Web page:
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I'm doing event-based sampling with the perf userland tool: the objective being trying to find out where certain performance-impacting events like branch misses and cache misses are occurring on a larger system I'm working on.

Now, something like

perf record -a -e branch-misses:pp -- sleep 5

works perfectly: the PEBS counting mode trigerred by the 'pp' modifier is really accurate when collecting the IP in the samples.

Unfortunately, when I try to do the same for cache-misses, i.e.

perf record -a -e cache-misses:pp -- sleep 5 # [1]

I get

Error: sys_perf_event_open() syscall returned with 22 (Invalid argument). /bin/dmesg may provide additional information.

Fatal: No CONFIG_PERF_EVENTS=y kernel support configured?

dmesg | grep "perf\|pmu" shows nothing useful AFAICT. I'm also pretty sure that the kernel was compiled with CONFIG_PERF_EVENTS=y because both [1] and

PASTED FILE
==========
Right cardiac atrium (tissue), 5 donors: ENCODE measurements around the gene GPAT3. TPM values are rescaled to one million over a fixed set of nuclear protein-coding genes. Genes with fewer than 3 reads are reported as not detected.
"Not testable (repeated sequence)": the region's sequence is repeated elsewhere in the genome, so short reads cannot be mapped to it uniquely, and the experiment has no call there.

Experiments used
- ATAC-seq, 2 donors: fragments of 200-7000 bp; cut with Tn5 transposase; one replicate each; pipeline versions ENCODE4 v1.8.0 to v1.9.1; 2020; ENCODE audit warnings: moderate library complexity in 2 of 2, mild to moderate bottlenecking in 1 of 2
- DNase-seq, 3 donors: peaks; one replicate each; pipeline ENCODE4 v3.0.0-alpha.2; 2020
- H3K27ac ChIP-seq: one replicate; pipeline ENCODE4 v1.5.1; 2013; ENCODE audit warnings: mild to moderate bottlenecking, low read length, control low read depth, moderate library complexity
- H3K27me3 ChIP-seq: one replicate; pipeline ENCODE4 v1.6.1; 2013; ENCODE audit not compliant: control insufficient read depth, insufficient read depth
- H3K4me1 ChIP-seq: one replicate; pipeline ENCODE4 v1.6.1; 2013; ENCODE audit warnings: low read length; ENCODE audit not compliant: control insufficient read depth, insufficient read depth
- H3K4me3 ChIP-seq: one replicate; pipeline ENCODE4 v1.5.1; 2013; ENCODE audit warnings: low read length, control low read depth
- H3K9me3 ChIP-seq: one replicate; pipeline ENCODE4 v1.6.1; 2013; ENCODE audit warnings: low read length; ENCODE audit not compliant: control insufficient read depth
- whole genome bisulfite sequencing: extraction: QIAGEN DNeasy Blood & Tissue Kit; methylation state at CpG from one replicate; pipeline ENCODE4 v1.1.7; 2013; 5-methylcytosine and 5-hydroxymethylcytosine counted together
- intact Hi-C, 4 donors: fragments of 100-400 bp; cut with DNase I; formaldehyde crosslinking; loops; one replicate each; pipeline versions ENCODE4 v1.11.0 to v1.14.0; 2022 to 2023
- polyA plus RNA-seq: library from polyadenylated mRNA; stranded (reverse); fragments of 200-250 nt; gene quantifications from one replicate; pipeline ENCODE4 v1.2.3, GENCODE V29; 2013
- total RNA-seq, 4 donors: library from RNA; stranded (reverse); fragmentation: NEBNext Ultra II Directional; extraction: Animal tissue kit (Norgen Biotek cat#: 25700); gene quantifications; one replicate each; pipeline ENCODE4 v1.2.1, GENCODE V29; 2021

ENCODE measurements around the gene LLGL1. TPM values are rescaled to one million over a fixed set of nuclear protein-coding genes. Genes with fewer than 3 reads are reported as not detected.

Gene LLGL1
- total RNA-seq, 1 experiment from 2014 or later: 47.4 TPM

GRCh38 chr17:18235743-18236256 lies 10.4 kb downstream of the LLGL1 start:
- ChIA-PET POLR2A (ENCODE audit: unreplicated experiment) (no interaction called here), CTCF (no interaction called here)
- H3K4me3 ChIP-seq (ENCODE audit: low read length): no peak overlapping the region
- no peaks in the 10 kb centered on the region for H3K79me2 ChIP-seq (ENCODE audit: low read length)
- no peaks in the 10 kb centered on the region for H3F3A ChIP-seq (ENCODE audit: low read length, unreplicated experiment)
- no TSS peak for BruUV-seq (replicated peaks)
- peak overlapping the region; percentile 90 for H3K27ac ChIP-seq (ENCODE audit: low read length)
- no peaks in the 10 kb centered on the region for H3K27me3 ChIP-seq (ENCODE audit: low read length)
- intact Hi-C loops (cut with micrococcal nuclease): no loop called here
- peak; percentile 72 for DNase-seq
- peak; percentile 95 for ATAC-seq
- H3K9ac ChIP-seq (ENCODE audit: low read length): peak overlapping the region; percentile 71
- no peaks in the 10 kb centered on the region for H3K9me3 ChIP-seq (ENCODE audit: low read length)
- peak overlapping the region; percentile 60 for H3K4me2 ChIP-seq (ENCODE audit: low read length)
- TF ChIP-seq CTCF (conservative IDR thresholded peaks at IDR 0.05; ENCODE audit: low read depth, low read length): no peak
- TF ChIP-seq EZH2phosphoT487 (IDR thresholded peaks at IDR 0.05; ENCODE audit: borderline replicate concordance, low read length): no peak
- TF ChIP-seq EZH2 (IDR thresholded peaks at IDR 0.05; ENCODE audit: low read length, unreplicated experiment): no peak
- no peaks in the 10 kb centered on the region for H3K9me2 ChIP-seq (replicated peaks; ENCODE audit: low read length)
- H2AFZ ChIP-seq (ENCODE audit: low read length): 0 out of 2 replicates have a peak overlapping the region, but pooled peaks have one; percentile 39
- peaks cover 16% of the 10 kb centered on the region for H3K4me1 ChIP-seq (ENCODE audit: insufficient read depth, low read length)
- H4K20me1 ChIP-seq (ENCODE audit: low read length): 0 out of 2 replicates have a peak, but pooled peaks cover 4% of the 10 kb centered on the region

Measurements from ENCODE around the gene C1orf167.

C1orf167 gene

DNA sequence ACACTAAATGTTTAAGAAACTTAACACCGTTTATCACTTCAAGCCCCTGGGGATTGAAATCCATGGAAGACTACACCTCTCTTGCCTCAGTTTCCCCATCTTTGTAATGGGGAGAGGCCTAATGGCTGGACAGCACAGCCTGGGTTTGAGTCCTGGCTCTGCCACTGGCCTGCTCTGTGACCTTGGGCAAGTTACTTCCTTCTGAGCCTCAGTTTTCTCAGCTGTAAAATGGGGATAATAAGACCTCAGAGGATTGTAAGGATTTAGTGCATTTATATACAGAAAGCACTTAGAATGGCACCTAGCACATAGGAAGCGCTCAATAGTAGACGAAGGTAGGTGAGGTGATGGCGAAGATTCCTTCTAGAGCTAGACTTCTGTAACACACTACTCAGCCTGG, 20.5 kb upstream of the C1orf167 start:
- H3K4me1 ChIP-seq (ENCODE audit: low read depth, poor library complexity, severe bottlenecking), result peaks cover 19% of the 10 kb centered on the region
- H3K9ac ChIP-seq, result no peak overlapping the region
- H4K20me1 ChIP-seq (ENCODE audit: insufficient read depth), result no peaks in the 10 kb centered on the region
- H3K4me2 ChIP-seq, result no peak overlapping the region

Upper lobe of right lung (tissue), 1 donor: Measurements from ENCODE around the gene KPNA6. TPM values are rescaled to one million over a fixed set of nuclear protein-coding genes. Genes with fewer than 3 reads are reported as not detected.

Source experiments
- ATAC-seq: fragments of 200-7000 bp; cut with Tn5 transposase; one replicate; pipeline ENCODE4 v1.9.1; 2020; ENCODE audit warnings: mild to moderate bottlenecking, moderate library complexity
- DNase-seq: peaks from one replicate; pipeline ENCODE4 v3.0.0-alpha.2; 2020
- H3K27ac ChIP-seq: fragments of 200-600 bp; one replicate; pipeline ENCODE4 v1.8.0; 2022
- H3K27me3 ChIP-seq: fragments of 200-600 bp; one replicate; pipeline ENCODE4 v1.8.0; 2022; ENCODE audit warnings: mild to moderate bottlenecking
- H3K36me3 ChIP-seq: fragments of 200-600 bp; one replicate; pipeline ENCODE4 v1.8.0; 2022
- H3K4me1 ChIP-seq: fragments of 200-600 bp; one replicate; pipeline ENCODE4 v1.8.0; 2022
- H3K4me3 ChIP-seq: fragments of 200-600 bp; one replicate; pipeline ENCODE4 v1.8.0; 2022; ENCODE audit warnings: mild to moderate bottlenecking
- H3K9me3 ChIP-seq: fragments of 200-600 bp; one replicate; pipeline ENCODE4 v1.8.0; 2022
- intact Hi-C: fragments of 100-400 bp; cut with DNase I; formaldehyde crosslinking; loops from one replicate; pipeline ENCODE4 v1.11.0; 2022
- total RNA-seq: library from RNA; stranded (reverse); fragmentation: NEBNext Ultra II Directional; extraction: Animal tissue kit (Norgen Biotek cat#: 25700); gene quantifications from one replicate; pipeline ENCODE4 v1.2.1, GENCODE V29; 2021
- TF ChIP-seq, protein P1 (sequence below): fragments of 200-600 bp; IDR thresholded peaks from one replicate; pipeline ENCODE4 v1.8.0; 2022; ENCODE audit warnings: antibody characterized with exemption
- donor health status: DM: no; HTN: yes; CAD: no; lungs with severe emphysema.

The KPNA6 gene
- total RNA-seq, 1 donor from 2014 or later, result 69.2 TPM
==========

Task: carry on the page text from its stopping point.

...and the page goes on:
perf record -a -e cache-misses -- sleep 5 # [2]

work : the problem with [2] being that the collected samples are not very accurate, which hurts my profiles.

Any hints on what could be going on here?

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1 Answer 1

up vote 3 down vote accepted

It turns out the specific event that the generic cache-misses maps to does not support PEBS. An alternative is to use one of the events that are supported by PEBS (see the list for the Nehalem architecture here) with an appropriate mask to narrow it down. Specifically, one could use MEM_LOAD_RETIRED:LLC_MISS, even though the event doesn't seem to be accurate on all occasions.

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